Let’s take a look. The SUMIF function sums cells that satisfy a single condition that you supply. It takes three arguments: range, criteria, and sum range. Note that sum range is optional. If you don’t supply a sum range, SUMIF will sum the cells in range instead. For example, if I want to sum the cells in this range that contain the number 15, I enter B7:B12 for the range, and 15 for the criteria. There’s no need to enter a sum range since we’re summing the same cells used in the condition. Excel then returns “30” because two cells in the range contain “15”. If I temporarily enter another 15, that result will change. You can add logical operators to the criteria. To sum cells with a value greater than 15, I enter a criteria of “>15” in double quotes. You can easily move the criteria out onto the worksheet so that it’s easier to change. For example, I can enter another formula that sums cells greater than 15 by referring to cell B18 with the same logical operator. Notice that I need to enclose the operator in double quotes and use the ampersand to concatenate the reference. Now I can easily change the value in B18 and SUMIF will automatically adjust the criteria and calculate a new result. In the next example, we have text values in column D and numbers in column E. To sum the total quantity of apples the range is D7:D12, and the criteria is “apple” in double quotes. The sum range is E7:E12. Note that SUMIF is not case-sensitive and returns “15”. You can use empty double quotes to sum blanks. SUMIF also supports wildcards. The letters"pe" plus an asterisk will return “32” because SUMIF will sum all pears and peaches. Four question marks will cause SUMIF to match pear because it’s the only item with four characters. You can use SUMIF with dates as well. The first example sums amounts for dates that are greater than January 1, 2013. The next three examples use SUMIF to sum amounts for dates before 2012. The first formula uses the full date. The second formula uses the DATE function to get the same result. Note the concatenation between the operator and DATE. In the final example, SUMIF refers to a date in cell G19, where it can be easily changed. Notice that sort order does not affect the SUMIF calculation.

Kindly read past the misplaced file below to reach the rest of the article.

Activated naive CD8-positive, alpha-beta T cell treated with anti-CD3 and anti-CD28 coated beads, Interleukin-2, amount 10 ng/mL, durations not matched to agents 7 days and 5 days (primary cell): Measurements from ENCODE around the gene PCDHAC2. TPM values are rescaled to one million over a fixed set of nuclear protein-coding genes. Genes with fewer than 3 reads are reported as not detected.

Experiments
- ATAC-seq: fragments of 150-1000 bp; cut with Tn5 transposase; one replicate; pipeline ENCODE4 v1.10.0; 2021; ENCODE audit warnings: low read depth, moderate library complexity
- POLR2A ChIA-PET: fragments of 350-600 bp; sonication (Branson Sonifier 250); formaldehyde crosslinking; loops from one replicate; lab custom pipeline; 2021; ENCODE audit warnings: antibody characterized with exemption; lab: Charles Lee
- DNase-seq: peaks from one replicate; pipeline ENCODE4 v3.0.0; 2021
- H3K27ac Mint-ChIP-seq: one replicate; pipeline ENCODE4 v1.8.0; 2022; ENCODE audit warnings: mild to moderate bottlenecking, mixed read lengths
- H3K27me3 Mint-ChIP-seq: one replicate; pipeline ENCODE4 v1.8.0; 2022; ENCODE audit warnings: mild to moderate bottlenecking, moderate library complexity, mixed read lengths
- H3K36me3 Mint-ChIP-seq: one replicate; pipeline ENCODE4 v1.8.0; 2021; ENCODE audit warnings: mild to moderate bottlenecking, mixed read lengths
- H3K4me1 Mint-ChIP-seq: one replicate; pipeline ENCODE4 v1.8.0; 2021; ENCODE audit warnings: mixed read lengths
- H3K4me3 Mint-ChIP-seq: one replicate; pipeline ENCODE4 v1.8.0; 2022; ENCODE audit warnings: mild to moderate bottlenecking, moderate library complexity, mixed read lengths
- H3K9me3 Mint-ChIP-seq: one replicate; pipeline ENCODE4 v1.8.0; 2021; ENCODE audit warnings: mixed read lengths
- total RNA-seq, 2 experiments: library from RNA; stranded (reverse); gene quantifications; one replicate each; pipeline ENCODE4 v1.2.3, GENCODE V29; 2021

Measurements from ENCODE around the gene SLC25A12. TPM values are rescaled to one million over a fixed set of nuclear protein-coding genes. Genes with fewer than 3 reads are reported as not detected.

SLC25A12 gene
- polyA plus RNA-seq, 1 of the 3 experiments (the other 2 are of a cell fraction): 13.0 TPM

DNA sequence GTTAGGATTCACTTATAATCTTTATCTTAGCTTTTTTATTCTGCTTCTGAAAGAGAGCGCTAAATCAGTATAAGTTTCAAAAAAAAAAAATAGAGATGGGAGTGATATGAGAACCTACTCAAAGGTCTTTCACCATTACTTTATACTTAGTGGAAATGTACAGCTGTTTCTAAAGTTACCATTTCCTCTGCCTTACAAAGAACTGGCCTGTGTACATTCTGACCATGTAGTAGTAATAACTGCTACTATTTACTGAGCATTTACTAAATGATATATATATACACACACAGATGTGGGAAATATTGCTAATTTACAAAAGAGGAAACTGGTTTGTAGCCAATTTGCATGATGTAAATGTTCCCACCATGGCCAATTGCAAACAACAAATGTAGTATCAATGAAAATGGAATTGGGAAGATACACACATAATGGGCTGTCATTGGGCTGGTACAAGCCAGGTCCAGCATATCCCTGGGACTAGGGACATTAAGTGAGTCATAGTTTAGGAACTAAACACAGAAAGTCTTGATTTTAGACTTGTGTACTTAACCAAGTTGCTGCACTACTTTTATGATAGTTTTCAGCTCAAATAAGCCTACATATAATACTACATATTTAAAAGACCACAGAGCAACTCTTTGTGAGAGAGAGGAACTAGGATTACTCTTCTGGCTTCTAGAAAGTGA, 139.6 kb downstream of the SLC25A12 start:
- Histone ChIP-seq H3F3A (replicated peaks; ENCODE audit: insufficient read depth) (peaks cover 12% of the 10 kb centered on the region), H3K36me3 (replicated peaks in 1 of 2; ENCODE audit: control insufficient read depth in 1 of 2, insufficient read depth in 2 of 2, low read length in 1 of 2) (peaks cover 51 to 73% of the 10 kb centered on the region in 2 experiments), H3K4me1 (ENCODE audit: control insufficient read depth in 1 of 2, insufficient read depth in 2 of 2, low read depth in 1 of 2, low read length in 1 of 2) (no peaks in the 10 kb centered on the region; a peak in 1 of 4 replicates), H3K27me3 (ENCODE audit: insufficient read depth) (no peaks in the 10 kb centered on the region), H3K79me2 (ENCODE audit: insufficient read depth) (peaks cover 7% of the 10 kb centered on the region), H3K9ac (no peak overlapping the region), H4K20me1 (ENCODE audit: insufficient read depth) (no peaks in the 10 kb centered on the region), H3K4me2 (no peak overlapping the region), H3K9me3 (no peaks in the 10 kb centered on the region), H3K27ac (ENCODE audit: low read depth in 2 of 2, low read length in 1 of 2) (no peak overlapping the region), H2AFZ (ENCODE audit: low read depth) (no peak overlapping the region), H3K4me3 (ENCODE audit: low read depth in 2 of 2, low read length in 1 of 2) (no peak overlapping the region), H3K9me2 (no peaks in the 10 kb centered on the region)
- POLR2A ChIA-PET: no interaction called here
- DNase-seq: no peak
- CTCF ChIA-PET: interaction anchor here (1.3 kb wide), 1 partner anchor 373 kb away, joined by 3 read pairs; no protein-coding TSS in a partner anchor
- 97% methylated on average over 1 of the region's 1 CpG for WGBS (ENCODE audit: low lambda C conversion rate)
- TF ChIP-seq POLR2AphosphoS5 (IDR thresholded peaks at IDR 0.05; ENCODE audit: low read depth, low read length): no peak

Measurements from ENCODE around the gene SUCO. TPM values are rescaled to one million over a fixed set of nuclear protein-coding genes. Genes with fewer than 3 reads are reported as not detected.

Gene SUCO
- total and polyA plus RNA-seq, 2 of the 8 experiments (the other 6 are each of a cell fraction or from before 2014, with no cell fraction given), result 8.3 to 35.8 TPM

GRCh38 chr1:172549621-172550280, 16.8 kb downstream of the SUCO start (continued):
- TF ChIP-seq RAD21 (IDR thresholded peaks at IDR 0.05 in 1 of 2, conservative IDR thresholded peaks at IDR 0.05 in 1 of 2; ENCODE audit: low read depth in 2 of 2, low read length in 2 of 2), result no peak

### Dave Bruns

Hi - I’m Dave Bruns, and I run Exceljet with my wife, Lisa. Our goal is to help you work faster in Excel. We create short videos, and clear examples of formulas, functions, pivot tables, conditional formatting, and charts.